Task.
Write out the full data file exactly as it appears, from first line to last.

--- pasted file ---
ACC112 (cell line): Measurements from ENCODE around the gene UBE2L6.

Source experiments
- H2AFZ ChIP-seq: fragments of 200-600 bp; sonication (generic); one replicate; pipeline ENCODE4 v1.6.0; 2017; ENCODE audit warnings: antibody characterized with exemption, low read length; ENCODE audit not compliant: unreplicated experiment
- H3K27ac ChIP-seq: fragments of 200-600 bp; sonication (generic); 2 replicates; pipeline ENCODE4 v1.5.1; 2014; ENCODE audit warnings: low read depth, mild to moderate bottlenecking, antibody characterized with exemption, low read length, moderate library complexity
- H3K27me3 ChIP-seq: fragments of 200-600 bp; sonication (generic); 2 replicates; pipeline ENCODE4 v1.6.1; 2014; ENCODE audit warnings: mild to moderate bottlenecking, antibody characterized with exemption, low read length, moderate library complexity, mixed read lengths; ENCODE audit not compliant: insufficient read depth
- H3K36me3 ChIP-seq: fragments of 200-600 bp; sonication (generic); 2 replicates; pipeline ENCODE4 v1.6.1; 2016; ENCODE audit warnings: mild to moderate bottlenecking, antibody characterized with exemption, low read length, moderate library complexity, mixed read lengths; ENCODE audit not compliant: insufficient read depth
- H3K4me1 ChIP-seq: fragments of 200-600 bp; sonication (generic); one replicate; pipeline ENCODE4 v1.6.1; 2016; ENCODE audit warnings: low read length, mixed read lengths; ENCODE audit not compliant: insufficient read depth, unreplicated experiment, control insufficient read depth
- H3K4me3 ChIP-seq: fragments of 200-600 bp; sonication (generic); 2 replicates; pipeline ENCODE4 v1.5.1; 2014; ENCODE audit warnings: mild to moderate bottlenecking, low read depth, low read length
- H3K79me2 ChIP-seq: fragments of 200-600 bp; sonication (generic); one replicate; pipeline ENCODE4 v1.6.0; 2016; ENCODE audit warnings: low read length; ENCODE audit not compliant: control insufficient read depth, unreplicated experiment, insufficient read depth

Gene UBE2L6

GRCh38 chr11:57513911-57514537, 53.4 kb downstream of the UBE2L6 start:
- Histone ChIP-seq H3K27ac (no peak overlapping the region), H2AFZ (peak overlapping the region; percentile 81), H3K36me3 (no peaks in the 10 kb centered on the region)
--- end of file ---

ACC112 (cell line): Measurements from ENCODE around the gene UBE2L6.

Source experiments
- H2AFZ ChIP-seq: fragments of 200-600 bp; sonication (generic); one replicate; pipeline ENCODE4 v1.6.0; 2017; ENCODE audit warnings: antibody characterized with exemption, low read length; ENCODE audit not compliant: unreplicated experiment
- H3K27ac ChIP-seq: fragments of 200-600 bp; sonication (generic); 2 replicates; pipeline ENCODE4 v1.5.1; 2014; ENCODE audit warnings: low read depth, mild to moderate bottlenecking, antibody characterized with exemption, low read length, moderate library complexity
- H3K27me3 ChIP-seq: fragments of 200-600 bp; sonication (generic); 2 replicates; pipeline ENCODE4 v1.6.1; 2014; ENCODE audit warnings: mild to moderate bottlenecking, antibody characterized with exemption, low read length, moderate library complexity, mixed read lengths; ENCODE audit not compliant: insufficient read depth
- H3K36me3 ChIP-seq: fragments of 200-600 bp; sonication (generic); 2 replicates; pipeline ENCODE4 v1.6.1; 2016; ENCODE audit warnings: mild to moderate bottlenecking, antibody characterized with exemption, low read length, moderate library complexity, mixed read lengths; ENCODE audit not compliant: insufficient read depth
- H3K4me1 ChIP-seq: fragments of 200-600 bp; sonication (generic); one replicate; pipeline ENCODE4 v1.6.1; 2016; ENCODE audit warnings: low read length, mixed read lengths; ENCODE audit not compliant: insufficient read depth, unreplicated experiment, control insufficient read depth
- H3K4me3 ChIP-seq: fragments of 200-600 bp; sonication (generic); 2 replicates; pipeline ENCODE4 v1.5.1; 2014; ENCODE audit warnings: mild to moderate bottlenecking, low read depth, low read length
- H3K79me2 ChIP-seq: fragments of 200-600 bp; sonication (generic); one replicate; pipeline ENCODE4 v1.6.0; 2016; ENCODE audit warnings: low read length; ENCODE audit not compliant: control insufficient read depth, unreplicated experiment, insufficient read depth

Gene UBE2L6

GRCh38 chr11:57513911-57514537, 53.4 kb downstream of the UBE2L6 start:
- Histone ChIP-seq H3K27ac (no peak overlapping the region), H2AFZ (peak overlapping the region; percentile 81), H3K36me3 (no peaks in the 10 kb centered on the region)